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UK’s Gun Laws Questioned

Gun debate in Britain tends to focus on what is happening in the US, but more than 700,000 firearm owners live in England and Wales. Who are they, and why do some want laws relaxed?
“It’s frustrating for me that when you tell someone you own a gun you’re instantly labelled a weirdo. It’s like a secret society,” Callum Long-Collins explains from a gun shop in Botley Mills, Hampshire. He owns seven firearms, but did not want to show them in his own home in case it gave the wrong impression and scared the neighbours. “What people jump to is that I own guns for illicit reasons. But I have absolutely no intention of using a gun in the bad way – I just enjoy the sport of shooting,” he adds.

Long-Collins runs a YouTube channel called English Shooting, which campaigns for changes in gun regulations. Currently, firearms including manually-loaded rifles and shotguns are permitted for sporting and hunting purposes once a holder obtains a licence, issued by local police forces. But Long-Collins believes semi-automatic rifles and handguns should also be added to the list, and dismisses potential safety concerns. “[For most people] in the UK, you only see guns being used by the police or in video games. People aren’t going to know the procedures and the application process,” he says.

There may be an urban-rural split. Many farmers need shotguns for work. But when I approached people on the streets of London – a far cry from the country farms where guns are part of the furniture – they largely reacted with confusion and disbelief when the subject of legal gun ownership was approached. In fact, there are currently more than 700,000 private gun owners in England and Wales and 1.8 million firearms – the most since records began – according to Her Majesty’s Inspectorate of Constabulary (HMIC).

The Victoria Derbyshire programme is broadcast on weekdays at 09:15 GMT on BBC Two and the BBC News channel. Watch Benjamin Zand’s full film online. The debate in Britain, however, largely concerns US gun laws – where the Second Amendment grants the right to bear arms. But what does Long-Collins think about using guns for self-defence? “Criminals are, I think, laughing at us at the moment,” he says, seemingly reluctant to speak openly while on camera. “They know a lot of people are scared to do anything offensive in their home because of the repercussions.”

The last real conversation around guns in the UK followed the Cumbria massacre in 2010, when Derrick Bird shot dead 12 people and injured 11 with a licensed rifle. But many gun owners say focusing on events like this demonises the whole community, even though mass shootings are rare occurrences. “Every time there’s an incident the government go after legitimate licence holders, tighten the rules up and force a few more people out of the sport,” rifle instructor Alan Warren says.

Following the 1987 Hungerford massacre, in which 14 people were killed, semi-automatic “centrefire” rifles were banned. Ten years later, after a lone gunman killed 16 children and a teacher at a primary school in Dunblane, handguns were made illegal too. Warren claims these incidents were the fault of poor police checks rather than the guns being legal, and that the perpetrators should never have been granted a licence in the first place. “A gun is no more dangerous than your car. If it’s driven badly and used wrongly, it’s dangerous. You can go out and have an accident in your car – they don’t then ban all cars.”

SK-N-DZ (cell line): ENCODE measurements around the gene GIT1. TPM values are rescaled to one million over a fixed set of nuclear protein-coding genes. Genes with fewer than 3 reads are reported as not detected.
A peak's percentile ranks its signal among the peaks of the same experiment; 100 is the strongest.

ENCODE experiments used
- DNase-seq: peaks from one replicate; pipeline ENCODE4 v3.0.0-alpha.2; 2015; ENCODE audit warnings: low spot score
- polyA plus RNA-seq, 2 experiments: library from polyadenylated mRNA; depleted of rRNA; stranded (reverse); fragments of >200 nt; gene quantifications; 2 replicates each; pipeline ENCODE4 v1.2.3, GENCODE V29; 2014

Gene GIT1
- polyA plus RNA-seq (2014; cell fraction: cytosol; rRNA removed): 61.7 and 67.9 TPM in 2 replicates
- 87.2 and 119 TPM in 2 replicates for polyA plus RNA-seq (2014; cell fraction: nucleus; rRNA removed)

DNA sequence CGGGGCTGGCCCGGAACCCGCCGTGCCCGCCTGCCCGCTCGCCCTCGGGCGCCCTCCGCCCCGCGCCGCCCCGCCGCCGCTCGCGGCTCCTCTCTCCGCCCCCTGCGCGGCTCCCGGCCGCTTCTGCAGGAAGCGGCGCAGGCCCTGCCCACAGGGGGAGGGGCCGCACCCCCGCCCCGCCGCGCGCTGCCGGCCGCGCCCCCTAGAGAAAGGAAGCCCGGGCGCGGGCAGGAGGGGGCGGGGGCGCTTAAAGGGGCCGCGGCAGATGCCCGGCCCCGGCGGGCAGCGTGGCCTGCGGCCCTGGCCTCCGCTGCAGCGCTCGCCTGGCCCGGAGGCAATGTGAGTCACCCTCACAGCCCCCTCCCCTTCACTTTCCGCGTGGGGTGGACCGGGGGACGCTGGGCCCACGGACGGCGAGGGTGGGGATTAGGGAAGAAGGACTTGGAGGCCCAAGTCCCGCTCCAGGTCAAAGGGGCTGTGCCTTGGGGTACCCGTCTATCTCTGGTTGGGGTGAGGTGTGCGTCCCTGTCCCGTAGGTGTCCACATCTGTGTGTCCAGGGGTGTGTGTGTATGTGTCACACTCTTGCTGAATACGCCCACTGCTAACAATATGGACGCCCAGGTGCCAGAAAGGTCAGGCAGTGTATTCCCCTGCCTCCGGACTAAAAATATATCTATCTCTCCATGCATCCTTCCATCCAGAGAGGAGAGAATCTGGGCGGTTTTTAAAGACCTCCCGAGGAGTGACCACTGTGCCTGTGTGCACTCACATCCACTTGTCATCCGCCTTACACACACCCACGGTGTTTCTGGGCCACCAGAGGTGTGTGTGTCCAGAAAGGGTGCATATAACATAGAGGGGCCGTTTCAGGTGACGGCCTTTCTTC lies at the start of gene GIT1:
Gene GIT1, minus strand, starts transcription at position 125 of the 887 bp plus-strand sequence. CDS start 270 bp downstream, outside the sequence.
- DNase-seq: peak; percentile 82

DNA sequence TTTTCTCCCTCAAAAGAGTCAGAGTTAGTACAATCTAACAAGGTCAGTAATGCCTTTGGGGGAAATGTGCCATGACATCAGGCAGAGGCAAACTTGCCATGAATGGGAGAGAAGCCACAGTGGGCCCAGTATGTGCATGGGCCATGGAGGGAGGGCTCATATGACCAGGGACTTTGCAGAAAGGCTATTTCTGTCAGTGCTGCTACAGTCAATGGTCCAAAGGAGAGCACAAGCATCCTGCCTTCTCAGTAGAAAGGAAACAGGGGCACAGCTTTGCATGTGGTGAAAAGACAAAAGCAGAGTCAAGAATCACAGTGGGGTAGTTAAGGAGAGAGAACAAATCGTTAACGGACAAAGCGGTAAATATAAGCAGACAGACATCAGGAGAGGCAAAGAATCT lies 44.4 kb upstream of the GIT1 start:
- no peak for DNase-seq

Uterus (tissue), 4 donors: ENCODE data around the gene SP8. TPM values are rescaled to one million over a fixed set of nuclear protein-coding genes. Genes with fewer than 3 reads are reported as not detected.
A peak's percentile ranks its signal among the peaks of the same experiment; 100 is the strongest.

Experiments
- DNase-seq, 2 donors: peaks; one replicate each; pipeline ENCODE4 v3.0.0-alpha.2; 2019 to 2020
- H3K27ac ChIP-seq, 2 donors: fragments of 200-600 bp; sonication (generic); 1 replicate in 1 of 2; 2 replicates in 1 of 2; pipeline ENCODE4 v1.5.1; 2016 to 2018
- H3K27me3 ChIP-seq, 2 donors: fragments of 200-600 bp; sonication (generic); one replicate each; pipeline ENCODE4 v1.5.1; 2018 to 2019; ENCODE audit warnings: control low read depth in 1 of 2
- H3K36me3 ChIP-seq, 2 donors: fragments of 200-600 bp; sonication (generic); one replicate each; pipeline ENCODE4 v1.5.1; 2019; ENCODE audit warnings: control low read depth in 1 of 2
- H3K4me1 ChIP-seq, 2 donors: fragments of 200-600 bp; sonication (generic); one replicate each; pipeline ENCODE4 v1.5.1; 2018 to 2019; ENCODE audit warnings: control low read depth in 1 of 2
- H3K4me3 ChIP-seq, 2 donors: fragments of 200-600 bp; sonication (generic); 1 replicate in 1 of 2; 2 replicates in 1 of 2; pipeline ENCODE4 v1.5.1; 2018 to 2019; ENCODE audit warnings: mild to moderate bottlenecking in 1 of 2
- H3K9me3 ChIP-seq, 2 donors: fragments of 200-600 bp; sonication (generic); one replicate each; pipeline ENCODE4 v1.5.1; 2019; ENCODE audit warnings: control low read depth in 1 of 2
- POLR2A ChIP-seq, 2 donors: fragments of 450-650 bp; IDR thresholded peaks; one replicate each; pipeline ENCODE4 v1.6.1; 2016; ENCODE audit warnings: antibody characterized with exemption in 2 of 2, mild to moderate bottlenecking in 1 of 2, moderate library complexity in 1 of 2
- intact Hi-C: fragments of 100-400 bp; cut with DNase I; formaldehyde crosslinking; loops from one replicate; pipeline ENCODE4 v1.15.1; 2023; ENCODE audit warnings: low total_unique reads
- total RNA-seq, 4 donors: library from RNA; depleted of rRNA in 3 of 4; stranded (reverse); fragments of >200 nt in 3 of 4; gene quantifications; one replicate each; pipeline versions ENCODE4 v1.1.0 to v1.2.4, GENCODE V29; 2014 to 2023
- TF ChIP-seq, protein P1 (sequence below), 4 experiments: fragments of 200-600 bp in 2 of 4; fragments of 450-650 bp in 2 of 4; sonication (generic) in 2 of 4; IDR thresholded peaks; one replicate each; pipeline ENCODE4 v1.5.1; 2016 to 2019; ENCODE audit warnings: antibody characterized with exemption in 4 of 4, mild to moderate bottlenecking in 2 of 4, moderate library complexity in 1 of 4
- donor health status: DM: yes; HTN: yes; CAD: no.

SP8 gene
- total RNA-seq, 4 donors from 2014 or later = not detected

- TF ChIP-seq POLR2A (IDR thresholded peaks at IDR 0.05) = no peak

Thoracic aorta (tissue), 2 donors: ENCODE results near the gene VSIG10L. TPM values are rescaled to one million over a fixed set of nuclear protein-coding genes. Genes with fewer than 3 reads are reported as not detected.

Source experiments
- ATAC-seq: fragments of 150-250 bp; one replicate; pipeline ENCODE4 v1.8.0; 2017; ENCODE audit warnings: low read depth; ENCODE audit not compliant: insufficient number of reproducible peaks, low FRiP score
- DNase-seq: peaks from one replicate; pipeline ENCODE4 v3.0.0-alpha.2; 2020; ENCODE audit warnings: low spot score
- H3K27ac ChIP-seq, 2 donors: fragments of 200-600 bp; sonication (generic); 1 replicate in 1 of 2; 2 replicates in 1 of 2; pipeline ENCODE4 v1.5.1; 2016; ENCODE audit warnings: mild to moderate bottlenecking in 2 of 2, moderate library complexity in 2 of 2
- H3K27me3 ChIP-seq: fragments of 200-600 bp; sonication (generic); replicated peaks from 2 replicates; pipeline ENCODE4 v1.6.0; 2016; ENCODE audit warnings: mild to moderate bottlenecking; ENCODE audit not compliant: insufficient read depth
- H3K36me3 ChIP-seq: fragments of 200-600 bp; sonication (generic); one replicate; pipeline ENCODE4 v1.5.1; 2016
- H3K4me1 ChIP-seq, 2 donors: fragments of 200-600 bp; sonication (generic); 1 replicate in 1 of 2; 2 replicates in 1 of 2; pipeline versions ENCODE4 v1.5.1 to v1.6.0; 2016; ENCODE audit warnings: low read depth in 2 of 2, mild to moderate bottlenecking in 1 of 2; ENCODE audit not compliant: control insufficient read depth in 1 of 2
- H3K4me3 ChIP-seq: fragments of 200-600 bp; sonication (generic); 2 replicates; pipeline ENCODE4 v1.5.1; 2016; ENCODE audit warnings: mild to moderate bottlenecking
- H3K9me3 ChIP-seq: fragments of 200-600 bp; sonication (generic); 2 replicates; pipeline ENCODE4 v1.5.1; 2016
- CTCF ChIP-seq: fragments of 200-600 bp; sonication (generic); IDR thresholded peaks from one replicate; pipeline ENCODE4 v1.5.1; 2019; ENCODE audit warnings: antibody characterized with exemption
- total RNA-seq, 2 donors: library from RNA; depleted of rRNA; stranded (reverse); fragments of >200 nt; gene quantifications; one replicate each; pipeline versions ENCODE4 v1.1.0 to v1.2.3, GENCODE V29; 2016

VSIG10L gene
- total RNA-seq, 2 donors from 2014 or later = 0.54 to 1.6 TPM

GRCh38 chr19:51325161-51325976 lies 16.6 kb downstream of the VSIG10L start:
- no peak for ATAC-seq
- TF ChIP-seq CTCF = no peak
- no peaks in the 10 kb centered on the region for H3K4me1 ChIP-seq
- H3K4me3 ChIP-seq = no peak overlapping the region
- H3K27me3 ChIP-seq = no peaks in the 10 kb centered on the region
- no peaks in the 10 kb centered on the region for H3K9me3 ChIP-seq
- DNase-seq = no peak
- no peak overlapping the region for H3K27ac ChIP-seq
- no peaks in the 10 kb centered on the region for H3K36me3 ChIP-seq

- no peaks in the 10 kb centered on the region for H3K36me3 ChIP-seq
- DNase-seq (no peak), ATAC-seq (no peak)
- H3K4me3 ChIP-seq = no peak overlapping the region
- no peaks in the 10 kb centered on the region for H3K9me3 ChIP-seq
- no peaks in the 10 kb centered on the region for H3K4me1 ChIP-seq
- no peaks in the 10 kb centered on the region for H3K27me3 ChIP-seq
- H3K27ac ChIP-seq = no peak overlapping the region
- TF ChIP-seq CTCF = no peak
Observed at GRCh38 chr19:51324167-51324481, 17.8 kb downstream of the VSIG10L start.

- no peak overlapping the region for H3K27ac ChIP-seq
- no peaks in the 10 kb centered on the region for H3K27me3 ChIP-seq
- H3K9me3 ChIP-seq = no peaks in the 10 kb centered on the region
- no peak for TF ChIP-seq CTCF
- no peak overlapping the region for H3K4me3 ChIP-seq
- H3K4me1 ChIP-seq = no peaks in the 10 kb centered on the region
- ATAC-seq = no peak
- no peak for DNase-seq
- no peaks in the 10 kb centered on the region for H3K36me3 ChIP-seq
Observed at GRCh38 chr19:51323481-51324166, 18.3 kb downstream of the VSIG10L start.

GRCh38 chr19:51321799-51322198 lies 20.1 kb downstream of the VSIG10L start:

UK Gun Laws

Firearms can only be owned by members of the public for use during hunting and sport.
Manually-loaded rifles, shotguns and long-barrelled pistols fall into this category, and all require a firearms or shotgun certificate to possess them.
Those applying for licences must be assessed by police to ensure they are not a danger to public safety.
The applicant must also provide a safe storage space for the gun and have access to land suitable for its use, or be a member of a sports club.
Handguns and other easy-to-conceal firearms are prohibited, as are “centrefire” semi-automatic rifles.

But others believe gun laws need to be tightened further. A 2015 report from HMIC concluded that forces were “sometimes inexcusably compromising public safety” by failing to follow Home Office guidance. While gun owners must reapply for their licences every five years, and should receive regular home visits from the police in between these times, the report said different forces were providing varying levels of service. Seven forces, it found, did not deal correctly with expired licences, leaving holders in possession of their firearms without certification. As a result, the body is now calling for stricter and more detailed guidelines that chief constables should be obliged to follow.

Gun store manager Jonathan Carter says once someone has their licence, it is those behind the till that decide whether or not they should be served. “Everyone who comes in here, we chat to them,” he explains. “If you were stood there shaking, agitated, sweating, I would probably figure something was wrong. “But even the lowliest sales guy in the gun shop has that pressure on them – they can go to prison and get fines for making simple mistakes.” Some would see this as further proof of the need for additional regulation.

Carter himself is the son of a farmer, and was familiar with guns from a young age. But for much of the urban population, the UK’s gun scene probably seems like a foreign concept. Many find it difficult to come to terms with the fact that a neighbour could legally have a firearm stored in their cupboard. Gun ownership in the UK may be on the rise, but it appears awareness is not.